Primary schools: Everything you need to know

Your guide to the different stages of primary education in England, including performance tables and assessment

Primary school children in England

What is a primary school?

Primary schools generally cater for pupils aged from 4 to 11 years old. In the UK state school system, children begin in the Reception class before moving through from Year 1 to Year 6, when they take assessments known as Sats.

In some other countries, including the US, primary schools are known as elementary schools.

State school pupils start in Reception at age 4 or 5, but may begin at different points in the school year – depending on the season in which they were born.

After this, pupils enter Year 1. Primary education finishes at the end of Year 6, by which point the majority of pupils have turned 11.

Years 1-6 are split into two phases: key stage 1 (Years 1-2) and key stage 2 (Years 3-6).


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What are the different types of primary school?

Primary schools come in many different shapes and sizes. The most common types are:

  • Local authority maintained schools. Also known as community schools. These are state-funded and are not influenced by business or religious groups. They receive their funding from the local authority and must follow the national curriculum.
  • Academies and free schools. Also state-funded, but run by not-for-profit academy trusts, which makes them independent from the local authority. They receive their funding directly from central government and do not have to follow the national curriculum.
  • Foundation schools and voluntary schools. Local authority maintained schools with more freedom to change the way they operate. They receive their funding from the local authority and may be supported by representatives from religious or charitable groups. They must follow the national curriculum.
  • Special schools. For children with special educational needs and disabilities (SEND). May be state- or privately funded. If state-funded, they may be local authority maintained schools or academies.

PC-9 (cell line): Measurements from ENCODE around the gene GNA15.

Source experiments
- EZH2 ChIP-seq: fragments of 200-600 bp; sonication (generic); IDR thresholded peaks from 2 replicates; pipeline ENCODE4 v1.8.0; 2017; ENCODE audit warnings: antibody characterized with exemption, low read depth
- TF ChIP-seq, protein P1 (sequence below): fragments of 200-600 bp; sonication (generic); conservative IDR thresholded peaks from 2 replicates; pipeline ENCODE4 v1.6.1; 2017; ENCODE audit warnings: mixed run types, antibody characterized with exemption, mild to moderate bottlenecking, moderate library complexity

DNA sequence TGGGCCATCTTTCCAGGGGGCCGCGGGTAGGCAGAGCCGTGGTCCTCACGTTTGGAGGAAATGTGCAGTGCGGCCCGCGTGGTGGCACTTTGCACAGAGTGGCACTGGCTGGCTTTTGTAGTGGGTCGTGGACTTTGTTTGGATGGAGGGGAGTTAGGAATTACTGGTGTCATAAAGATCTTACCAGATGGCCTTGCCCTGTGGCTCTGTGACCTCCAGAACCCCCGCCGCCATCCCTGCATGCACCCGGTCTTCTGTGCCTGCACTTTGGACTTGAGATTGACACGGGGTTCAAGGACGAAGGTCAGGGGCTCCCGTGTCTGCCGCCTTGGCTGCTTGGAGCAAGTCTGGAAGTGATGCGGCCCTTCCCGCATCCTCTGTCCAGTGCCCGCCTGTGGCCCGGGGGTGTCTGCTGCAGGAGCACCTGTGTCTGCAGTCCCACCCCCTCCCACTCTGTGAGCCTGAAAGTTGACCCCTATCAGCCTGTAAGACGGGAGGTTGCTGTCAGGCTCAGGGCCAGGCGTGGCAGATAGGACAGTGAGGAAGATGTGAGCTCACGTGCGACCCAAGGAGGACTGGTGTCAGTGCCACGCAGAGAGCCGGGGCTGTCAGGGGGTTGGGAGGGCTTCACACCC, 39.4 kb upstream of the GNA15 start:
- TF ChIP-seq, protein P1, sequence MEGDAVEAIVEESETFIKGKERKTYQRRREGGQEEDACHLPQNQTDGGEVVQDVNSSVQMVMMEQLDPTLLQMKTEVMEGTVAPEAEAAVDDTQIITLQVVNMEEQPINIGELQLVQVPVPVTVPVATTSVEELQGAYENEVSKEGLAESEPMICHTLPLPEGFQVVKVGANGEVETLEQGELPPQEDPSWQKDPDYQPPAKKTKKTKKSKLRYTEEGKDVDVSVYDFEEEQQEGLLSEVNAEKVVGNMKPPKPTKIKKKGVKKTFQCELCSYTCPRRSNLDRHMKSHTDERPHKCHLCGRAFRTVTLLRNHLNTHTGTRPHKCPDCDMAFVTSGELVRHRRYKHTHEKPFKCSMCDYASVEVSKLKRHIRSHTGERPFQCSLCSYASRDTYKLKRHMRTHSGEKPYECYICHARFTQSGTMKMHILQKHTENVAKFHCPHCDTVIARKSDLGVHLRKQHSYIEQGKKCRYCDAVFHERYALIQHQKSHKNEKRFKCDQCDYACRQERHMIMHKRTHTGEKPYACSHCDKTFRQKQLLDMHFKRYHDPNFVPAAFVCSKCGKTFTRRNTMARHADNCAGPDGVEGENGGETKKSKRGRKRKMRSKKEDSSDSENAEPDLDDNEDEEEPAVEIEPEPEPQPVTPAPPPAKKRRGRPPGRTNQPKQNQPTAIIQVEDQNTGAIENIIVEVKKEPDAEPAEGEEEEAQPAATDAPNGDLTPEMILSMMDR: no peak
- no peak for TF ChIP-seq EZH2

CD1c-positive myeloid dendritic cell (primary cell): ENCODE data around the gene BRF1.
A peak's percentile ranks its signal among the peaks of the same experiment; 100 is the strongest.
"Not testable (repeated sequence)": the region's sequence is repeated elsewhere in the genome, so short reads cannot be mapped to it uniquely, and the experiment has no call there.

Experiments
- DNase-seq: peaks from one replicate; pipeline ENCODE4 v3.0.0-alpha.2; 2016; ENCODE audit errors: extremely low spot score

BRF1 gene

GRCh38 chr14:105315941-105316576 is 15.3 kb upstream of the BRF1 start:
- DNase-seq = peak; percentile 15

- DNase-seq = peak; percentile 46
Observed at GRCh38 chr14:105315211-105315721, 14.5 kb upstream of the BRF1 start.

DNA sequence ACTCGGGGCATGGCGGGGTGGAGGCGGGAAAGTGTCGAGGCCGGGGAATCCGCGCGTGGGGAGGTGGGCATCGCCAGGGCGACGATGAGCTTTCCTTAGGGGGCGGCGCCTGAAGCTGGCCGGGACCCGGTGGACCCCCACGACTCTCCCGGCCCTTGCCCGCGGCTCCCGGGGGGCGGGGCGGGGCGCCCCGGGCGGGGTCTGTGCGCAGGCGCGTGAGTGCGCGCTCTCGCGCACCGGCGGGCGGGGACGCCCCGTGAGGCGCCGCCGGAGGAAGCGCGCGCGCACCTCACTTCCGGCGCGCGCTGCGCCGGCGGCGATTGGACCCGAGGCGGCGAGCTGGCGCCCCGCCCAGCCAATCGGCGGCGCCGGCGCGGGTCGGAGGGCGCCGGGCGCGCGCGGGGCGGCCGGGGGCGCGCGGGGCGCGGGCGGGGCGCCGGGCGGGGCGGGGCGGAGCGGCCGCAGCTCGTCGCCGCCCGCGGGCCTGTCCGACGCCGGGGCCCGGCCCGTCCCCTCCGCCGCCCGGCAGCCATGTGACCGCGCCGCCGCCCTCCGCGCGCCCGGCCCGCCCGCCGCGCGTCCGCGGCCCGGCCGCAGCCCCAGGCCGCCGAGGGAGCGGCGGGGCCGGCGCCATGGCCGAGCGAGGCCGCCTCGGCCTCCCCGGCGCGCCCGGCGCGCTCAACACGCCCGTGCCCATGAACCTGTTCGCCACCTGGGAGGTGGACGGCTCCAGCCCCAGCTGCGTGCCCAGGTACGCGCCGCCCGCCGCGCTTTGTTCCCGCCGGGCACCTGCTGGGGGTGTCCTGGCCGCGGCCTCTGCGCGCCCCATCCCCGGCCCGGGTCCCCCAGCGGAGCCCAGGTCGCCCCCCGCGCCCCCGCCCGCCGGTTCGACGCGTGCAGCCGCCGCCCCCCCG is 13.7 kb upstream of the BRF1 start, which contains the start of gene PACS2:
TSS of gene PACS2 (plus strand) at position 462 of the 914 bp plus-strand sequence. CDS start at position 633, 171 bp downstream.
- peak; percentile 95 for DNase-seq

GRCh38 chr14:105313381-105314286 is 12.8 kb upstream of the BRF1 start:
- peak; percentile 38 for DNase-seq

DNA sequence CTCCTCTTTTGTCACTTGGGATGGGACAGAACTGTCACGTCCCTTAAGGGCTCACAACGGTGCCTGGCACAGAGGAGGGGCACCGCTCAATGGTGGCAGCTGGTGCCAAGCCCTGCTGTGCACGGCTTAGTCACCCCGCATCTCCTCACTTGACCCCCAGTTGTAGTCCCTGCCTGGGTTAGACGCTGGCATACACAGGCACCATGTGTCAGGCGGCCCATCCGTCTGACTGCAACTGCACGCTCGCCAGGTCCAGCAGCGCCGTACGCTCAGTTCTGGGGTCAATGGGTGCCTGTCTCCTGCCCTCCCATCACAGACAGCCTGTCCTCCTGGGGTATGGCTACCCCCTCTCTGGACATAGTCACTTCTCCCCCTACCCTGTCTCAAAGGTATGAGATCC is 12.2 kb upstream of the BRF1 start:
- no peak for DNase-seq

• Private schools. Also known as independent schools. Private primary schools may be known as preparatory or pre-preparatory schools, depending on the age range of the pupils they take on. These schools charge fees in place of government funding and do not have to follow the national curriculum. However, they must be registered with the government and are subject to inspections, either by Ofsted or the Independent Schools Inspectorate.

How are primary pupils assessed?

At the end of Reception, pupils are assessed against the early years foundation stage framework.

The following year, in Year 1, there is a phonics screening check (see below).

Pupils are also tested, in assessments known as Sats, at the end of both KS1 and KS2.

Sats results are published on a school-by-school basis for KS2 assessments but not for KS1 assessments.

A multiplication tables check in Year 4 will also be mandatory from June 2020.

What is the phonics screening check?

The phonics screening check is an assessment of five- and six-year-olds' ability to read words. The test is made up of 40 words, half of which are genuine and half of which are pseudo-words, such as “joil”, “shig” and “quisk”.

The nonsense words are printed next to a picture of a monster to make it clear to children that each word is a monster’s “name” – and not a real word.

The test is taken on a one-to-one basis with the child reading the words aloud to their teacher, who marks them as they go along.